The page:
These people are trying to benefit themselves instead of benefiting the Palestinians, they have found for themselves a job forever. Boycott will never bring peace. The BDS is not really seeking any kind of peace between the Palestinians and the Israelis, what they are trying to accomplish is one important mission, declaring that Israel has no right to exist. This is what they are working for. As a consequence of the closing of factories in the West Bank, thousands of Palestinians workers have been kicked out. I haven’t seen any instance of the BDS helping Palestinian workers who have lost their job as a consequence of boycott, of moving the factories from one place to another one. I haven’t seen the BDS trying to cover the medical insurance of those workers who lost their jobs. Unfortunately some Palestinian NGO’s are supporting the BDS because Europe put it as a condition, “If you want us to fund you you must obey our policies and to sign in favour of the BDS”. This is exactly what Mustafa Baraghouti is doing today around Europe, collecting money for his organization. The good news is that BDS policy has no real effect on Israel. If you succeed in closing one small factory or another small factory, be it, but these are certainly not the main source of income for the state of Israel. Israel economy is not based on Coca Cola, or on Soda, Israel has technology, has military equipment, has start ups. Three months ago there has been an agreement signed between Israel and Jordan according to which Israel will export natural gas to Jordan for 15 billions dollars. Where is the BDS? Show me the BDS in Jordan. Egypt is going also to sign another agreement with Israel. Where is the BDS of Egypt? The BDS is very lucky, and for one simple reason, it is operating in Europe and in no Arab country. If they will operate in an Arab country they will be put in jail for life. They know exactly where are the most comfortable places for them, Europe and the campuses in the USA. I met a lot of these people in the United States, they demonstrated against me, they published leaflets against me, they disturbed my lectures from time to time. These people just don’t believe in the freedom of speech, they hate the freedom of speech. They think that they are the only ones who have the right to speak, but that I, as a Palestinian that doesn’t share their view, have no right to speak. My big question to the BDS is, who authorized you to speak on my behalf?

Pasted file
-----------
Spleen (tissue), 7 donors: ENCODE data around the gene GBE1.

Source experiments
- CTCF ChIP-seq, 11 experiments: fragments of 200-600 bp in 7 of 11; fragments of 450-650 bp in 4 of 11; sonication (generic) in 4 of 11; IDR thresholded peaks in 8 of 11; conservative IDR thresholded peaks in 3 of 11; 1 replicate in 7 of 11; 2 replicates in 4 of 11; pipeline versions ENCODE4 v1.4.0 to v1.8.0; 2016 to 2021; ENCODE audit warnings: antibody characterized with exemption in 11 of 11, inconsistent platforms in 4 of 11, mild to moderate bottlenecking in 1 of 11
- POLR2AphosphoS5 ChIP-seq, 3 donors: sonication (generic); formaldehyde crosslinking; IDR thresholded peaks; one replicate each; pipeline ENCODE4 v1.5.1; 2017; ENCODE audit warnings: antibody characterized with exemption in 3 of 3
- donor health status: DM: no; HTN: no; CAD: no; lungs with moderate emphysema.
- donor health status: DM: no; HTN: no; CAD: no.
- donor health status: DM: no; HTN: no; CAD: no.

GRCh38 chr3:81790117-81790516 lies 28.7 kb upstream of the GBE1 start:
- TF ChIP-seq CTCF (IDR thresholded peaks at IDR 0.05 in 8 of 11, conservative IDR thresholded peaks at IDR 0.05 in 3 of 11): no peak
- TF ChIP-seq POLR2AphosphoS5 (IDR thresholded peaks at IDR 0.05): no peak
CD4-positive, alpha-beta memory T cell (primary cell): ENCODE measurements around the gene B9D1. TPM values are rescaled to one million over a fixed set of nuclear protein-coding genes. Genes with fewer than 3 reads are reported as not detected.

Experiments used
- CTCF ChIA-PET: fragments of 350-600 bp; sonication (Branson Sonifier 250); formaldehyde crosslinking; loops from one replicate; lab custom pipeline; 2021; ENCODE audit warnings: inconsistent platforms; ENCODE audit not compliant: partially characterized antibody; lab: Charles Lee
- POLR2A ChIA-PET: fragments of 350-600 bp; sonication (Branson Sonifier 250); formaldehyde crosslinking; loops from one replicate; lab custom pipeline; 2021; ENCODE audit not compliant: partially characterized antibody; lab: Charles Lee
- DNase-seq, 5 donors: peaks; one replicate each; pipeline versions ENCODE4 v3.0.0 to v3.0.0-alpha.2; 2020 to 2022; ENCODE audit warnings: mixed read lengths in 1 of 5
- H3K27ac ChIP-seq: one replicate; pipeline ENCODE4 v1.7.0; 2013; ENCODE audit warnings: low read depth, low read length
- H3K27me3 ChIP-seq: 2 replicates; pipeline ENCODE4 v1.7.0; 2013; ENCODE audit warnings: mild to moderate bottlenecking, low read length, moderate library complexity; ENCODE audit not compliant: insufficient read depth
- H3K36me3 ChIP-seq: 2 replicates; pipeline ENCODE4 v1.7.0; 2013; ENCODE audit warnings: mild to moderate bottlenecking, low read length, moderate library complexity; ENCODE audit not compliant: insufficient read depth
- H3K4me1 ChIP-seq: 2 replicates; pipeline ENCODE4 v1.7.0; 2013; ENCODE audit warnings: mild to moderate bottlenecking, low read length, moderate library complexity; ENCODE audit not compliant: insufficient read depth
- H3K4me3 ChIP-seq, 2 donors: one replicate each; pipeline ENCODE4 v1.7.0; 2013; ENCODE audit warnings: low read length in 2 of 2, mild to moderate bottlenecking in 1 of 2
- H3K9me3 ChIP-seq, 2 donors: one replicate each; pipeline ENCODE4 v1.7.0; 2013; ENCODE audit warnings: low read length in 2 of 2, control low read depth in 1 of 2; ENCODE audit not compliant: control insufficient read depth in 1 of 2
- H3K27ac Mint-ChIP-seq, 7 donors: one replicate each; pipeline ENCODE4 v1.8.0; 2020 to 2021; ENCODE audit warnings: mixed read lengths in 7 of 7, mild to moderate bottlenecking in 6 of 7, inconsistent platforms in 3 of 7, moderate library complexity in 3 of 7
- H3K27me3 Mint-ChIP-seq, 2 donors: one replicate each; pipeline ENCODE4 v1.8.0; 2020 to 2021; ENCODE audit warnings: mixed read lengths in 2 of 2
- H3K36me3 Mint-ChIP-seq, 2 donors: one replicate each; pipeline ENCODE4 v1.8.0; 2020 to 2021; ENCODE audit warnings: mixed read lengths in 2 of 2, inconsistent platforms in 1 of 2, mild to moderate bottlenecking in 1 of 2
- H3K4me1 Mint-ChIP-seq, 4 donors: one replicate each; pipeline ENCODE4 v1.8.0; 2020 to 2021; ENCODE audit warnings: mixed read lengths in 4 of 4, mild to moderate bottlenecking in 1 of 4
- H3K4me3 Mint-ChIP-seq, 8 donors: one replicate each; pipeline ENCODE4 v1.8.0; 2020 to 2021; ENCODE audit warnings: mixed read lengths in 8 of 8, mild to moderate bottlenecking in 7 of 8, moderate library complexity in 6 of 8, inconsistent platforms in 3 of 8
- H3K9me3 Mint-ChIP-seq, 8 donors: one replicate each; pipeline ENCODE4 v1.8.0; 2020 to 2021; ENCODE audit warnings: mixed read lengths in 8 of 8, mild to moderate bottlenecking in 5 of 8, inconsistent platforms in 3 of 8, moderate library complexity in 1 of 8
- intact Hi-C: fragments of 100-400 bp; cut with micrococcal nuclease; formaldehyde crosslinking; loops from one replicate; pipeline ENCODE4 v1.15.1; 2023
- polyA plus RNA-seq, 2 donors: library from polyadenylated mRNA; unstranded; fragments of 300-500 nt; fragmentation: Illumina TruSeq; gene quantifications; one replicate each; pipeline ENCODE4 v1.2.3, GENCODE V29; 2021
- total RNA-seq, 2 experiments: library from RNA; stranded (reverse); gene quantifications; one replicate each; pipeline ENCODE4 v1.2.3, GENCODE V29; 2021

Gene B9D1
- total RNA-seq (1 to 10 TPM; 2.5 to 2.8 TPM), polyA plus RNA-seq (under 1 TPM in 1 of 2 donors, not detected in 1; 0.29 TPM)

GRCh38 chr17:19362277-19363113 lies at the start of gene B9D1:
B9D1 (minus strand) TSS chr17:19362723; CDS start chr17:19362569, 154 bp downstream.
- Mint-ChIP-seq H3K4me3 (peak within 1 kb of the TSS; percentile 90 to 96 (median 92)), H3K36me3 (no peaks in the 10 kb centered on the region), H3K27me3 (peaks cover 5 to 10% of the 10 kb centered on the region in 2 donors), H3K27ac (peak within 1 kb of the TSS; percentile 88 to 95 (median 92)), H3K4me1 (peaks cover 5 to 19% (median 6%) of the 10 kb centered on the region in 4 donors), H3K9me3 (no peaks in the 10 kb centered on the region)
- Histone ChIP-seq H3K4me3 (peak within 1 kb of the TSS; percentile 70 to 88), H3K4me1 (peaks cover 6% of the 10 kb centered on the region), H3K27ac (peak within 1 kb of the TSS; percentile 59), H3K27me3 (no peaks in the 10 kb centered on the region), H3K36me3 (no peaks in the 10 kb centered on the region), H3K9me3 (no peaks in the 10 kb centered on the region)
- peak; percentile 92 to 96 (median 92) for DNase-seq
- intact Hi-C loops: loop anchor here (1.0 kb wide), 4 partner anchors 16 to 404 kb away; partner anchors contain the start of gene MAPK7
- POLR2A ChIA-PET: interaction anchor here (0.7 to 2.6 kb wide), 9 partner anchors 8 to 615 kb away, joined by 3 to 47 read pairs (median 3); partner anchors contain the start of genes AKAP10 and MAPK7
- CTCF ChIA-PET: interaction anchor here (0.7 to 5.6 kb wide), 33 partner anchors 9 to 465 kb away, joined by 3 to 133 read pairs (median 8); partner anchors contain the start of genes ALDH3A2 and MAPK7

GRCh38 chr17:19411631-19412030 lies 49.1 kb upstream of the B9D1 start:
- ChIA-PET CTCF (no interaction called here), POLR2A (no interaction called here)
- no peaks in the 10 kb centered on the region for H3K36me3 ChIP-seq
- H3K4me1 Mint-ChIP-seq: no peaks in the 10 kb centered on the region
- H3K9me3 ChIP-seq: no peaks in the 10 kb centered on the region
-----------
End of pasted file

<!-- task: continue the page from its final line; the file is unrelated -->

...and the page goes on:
During the First Intifada you were a senior field researcher for B’Tselm, the Jerusalem based independent NGO whose aim is, like that of another NGO, Breaking the Silence, to document supposed human rights violations by Israel in the Israeli occupied territories. What is your opinion today about these organizations?

These organizations today have their own precise political agenda. They want to satisfy their funders rather than the Palestinians and their rights. I didn’t see any evidence that organizations like B’Tselem or Breaking the Silence have done anything positive to change the current situation. B’Tselem has been operating from 1989, and what has been its big achievement? Zero, just zero. Their main agenda is a political one with the cover up of human rights. For the most it is European policy. Just imagine that Europe tomorrow decides to stop funding these organizations like B’Tselem, Breaking the Silence or the BDS, what will happen of the people working for them? They will become jobless. Germany is one of the biggest founders of B’Tselem. It provides more than half a million euro a year, and I am talking of just one funding country, not to mention what comes from France, Spain, the UK. B’Tselem today looks very much like an Israeli UN. It is funded by governaments, not by fundations. This is the issue. One of the sources of the Arab-Israeli conflict is the European money. If this flow of cash from Europe and also from the US will stop, I am very positive that the situation will change for the better.

What option do you endorse for a solution to the conflict, a one state solution, a two state solution, emirates, the incorporation of part of the West Bank into Jordan and Gaza into Egypt

To return to the pre ’67 status which means that the West Bank will be annexed to Jordan and Gaza will be annexed to Egypt is unrealistic. Neither of these countries will accept it. Even the confederation between the Palestinian state and Jordan has been rejected. The Palestinian Authority today is much more interested in a three state solution for two people. Hamas is fighting for its own Islamic Emirate in Gaza, Abbas is fighting for his own empire in the West Bank and then there is the state of Israel. This is how we have been living in the past ten years since Hamas took over the Gaza Strip in 2007. Forget for ever that any unity or reconciliation will take place between the West Bank and Gaza. The situation is very difficult and this makes any solution even more difficult. We, the Palestinians, need to wait at least for twenty years and maybe, by then a charismatic leader will come forward from the coming generation and will take new initiatives, but with the leadership we have today no peace initiative will come out.